Today's generation of the Unkettel family bears a name that was brought to England
by the migration wave that was started by the Norman Conquest
of 1066. The Unkettel family lived in Anctiville, Normandy
, in the diocese of Coutances. The Unkettel family migrated to England
in the 11th century, settling in the county of Dorset.
Early Origins of the Unkettel family
The surname Unkettel was first found in the county of Dorset
, in England
, but for earlier origins the family can be traced to Tebotvilla in Normandy
, where their territories were known as Weedon Beck. They accompanied Duke William of Normandy
in 1066 and were granted lands in Dorset.
Early History of the Unkettel family
This web page shows only a small excerpt of our Unkettel research.Another 232 words (17 lines of text) covering the years 1901 and 1636 are included under the topic Early Unkettel History in all our PDF Extended History products and printed products wherever possible.
Unkettel Spelling Variations
Before the last few hundred
years the English language had no fixed system of spelling rules. For that reason, spelling variations
occurred commonly in Anglo Norman surnames. Over the years, many variations of the name Unkettel were recorded, including Anketill, Ankatell, Anketil, Ankatel, Anchetill, Anchetell and many more.
Early Notables of the Unkettel family (pre 1700)
More information is included under the topic Early Unkettel Notables in all our PDF Extended History products
and printed products wherever possible.
Migration of the Unkettel family to Ireland
Some of the Unkettel family moved to Ireland
, but this topic is not covered in this excerpt.Another 151 words (11 lines of text) about their life in Ireland is included in all our PDF Extended History products and printed products wherever possible.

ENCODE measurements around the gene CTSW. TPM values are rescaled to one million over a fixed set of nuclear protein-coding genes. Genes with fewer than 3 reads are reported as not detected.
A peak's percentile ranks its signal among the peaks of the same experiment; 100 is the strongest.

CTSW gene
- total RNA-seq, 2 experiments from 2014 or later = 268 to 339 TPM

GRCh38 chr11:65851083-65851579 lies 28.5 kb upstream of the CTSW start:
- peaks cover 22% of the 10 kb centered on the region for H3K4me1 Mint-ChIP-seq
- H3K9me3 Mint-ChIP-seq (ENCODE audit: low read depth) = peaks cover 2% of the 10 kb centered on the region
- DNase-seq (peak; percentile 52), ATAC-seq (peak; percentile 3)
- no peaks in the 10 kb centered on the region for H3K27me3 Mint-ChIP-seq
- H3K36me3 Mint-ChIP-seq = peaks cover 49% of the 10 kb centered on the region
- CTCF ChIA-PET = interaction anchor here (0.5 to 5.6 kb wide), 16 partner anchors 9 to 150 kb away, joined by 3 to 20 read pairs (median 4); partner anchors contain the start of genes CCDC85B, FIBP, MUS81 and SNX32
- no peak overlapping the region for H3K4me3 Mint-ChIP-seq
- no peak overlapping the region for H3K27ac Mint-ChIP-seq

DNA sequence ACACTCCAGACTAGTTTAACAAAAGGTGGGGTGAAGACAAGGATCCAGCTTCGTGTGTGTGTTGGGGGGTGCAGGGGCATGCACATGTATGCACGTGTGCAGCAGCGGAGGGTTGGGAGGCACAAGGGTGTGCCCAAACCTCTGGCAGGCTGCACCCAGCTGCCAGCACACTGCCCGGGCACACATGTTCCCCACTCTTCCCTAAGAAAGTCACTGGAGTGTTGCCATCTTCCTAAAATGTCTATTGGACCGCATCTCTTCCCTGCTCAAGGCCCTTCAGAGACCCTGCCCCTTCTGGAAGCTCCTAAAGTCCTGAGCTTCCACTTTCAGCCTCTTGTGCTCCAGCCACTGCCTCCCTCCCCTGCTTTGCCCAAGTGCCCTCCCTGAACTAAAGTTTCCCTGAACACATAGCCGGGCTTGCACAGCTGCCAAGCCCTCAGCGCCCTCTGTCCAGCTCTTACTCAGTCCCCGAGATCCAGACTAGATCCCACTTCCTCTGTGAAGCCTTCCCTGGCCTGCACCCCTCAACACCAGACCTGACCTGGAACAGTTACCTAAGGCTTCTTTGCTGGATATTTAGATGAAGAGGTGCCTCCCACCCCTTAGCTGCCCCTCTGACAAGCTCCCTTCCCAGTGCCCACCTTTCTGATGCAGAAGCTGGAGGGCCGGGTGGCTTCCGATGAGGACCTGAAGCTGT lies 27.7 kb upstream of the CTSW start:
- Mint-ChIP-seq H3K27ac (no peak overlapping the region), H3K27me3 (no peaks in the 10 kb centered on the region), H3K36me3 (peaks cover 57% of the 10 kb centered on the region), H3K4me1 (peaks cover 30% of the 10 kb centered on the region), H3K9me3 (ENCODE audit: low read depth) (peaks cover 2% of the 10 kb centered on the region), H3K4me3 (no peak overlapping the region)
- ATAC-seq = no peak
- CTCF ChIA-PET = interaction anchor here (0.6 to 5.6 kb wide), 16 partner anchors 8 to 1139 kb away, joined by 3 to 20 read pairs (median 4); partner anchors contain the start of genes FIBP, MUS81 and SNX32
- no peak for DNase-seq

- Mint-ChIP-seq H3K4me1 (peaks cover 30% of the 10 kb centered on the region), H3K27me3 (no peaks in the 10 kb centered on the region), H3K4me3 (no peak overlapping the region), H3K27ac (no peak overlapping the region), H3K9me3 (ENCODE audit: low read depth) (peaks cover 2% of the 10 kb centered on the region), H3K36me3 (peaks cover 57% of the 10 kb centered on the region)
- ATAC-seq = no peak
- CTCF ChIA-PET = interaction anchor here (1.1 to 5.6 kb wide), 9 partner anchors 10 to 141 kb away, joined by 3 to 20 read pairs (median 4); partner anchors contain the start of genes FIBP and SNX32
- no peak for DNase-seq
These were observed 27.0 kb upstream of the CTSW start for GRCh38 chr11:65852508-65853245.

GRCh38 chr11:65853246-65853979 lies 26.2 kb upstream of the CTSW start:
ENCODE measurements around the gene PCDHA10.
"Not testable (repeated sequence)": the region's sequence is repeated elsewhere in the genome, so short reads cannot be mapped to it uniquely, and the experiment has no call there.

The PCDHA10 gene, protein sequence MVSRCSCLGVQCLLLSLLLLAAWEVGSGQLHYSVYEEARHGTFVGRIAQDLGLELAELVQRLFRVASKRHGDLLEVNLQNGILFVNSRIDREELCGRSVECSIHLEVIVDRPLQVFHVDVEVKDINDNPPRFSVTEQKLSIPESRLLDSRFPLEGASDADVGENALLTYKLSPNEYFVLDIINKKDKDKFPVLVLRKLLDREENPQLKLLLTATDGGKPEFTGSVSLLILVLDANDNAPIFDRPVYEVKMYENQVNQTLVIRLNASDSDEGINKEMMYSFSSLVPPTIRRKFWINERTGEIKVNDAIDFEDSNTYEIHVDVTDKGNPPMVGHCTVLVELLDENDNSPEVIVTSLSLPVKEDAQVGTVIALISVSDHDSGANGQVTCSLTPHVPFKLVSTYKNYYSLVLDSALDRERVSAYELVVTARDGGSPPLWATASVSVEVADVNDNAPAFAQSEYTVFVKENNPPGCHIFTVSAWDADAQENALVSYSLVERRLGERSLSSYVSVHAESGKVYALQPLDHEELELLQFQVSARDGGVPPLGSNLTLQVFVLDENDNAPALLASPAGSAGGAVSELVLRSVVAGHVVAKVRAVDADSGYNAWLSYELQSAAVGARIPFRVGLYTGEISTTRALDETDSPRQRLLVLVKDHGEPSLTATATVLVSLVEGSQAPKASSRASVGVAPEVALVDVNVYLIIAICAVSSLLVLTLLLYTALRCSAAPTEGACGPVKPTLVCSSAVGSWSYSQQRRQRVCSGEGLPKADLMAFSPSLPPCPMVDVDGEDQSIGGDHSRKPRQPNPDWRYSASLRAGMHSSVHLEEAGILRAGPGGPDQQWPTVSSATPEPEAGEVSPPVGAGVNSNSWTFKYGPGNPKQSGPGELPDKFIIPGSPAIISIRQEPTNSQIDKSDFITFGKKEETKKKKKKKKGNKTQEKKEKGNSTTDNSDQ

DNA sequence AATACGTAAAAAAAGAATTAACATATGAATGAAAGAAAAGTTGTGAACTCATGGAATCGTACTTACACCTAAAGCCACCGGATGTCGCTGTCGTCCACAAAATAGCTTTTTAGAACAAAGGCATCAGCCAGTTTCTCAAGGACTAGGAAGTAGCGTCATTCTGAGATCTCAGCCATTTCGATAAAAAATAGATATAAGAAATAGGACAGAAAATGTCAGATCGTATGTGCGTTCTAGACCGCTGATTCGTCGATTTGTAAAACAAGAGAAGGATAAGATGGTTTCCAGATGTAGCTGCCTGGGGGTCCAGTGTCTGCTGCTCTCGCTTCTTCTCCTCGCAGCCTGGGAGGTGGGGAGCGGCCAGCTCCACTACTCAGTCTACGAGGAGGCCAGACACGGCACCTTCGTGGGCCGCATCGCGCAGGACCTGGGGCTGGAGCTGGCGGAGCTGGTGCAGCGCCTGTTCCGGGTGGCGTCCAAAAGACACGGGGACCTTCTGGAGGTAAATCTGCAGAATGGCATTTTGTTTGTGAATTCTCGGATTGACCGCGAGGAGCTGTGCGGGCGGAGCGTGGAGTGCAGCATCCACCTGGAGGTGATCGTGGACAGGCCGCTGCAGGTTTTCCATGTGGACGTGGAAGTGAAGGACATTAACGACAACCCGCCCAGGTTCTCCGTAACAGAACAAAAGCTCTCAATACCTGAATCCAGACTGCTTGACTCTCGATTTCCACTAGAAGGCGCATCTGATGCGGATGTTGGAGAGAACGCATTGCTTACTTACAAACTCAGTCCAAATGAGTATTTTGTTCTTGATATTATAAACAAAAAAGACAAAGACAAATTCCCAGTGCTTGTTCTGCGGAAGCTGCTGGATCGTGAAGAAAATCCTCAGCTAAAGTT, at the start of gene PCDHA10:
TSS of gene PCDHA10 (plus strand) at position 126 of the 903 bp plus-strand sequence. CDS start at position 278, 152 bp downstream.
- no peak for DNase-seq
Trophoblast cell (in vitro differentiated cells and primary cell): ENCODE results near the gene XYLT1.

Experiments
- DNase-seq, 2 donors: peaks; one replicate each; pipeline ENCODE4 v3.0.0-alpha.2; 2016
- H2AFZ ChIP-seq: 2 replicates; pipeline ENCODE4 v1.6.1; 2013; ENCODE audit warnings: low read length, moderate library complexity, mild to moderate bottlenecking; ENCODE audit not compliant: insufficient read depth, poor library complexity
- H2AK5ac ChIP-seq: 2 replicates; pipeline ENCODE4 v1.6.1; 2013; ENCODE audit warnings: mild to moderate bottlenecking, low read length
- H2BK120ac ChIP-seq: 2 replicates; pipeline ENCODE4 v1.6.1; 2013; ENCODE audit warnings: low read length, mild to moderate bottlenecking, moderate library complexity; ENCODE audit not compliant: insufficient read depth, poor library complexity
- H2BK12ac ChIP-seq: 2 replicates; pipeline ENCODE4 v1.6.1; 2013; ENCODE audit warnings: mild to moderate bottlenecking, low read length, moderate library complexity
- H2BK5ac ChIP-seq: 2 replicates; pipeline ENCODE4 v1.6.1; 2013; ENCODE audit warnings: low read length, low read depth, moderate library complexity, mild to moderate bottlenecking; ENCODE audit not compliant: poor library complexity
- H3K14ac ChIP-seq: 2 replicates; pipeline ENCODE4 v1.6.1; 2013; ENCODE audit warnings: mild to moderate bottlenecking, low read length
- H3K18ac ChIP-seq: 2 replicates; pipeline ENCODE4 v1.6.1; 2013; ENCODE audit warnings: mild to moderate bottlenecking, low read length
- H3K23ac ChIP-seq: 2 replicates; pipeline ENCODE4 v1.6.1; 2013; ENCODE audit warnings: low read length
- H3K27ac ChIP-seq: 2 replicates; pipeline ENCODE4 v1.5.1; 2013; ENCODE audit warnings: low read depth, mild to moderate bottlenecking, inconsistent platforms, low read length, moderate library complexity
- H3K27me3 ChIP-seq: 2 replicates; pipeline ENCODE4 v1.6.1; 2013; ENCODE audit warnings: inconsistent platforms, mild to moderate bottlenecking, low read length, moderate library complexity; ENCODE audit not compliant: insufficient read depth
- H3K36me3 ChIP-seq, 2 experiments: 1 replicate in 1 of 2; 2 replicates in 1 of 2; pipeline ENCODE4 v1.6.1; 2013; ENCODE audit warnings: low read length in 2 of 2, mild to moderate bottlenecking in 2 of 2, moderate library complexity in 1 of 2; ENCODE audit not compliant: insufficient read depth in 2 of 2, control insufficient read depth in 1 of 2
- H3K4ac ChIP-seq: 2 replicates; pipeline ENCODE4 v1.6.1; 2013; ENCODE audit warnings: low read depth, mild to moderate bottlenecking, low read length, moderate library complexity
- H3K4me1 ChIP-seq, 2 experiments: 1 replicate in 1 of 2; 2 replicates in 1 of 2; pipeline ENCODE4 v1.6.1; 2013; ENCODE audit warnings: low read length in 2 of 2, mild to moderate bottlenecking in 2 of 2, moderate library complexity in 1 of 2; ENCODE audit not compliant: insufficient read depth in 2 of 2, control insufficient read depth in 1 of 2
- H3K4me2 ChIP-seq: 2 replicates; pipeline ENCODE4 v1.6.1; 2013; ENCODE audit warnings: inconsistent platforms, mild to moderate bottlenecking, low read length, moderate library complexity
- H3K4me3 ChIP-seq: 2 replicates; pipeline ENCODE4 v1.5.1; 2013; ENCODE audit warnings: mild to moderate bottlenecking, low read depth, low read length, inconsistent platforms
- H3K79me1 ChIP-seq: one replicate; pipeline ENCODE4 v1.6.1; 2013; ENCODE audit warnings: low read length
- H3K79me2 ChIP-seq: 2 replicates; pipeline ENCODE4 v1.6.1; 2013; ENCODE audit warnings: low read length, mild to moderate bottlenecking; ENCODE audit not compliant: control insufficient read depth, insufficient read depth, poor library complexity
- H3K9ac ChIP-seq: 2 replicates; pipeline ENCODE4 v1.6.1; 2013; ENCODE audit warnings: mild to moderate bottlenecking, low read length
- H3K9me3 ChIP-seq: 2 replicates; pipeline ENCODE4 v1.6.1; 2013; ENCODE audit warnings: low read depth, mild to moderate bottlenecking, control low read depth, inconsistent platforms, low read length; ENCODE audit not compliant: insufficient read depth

Migration of the Unkettel family to the New World and Oceana
The unstable environment in England
at this time caused numerous families to board ships and leave in search of opportunity and freedom from persecution abroad in places like Ireland
, and particularly the New World. The voyage was extremely difficult, however, and only taken at great expense. The cramped conditions and unsanitary nature of the vessels caused many to arrive diseased and starving, not to mention destitute from the enormous cost. Still opportunity in the emerging nations of Canada and the United States was far greater than at home and many went on to make important contributions to the cultures of their adopted countries. An examination of many early immigration records reveals that people bearing the name Unkettel arrived in North America very early: Henry Anketell who settled in Philadelphia, Pennsylvania, in 1844; Edward Anketall settled in the same city in 1851. The spelling Antle is found to have arrived in Newfoundland, in the early 1700's and have settled now in the areas of Victoria, St. John's, Fox Cove and Botwood..
The Unkettel Motto
The motto was originally a war cry or slogan. Mottoes first began to be shown with arms in the 14th and 15th centuries, but were not in general use until the 17th century. Thus the oldest coats of arms generally do not include a motto. Mottoes seldom form part of the grant of arms: Under most heraldic authorities, a motto is an optional component of the coat of arms, and can be added to or changed at will; many families have chosen not to display a motto.
Motto: Vade ad formicam
Motto Translation: Go to the ant.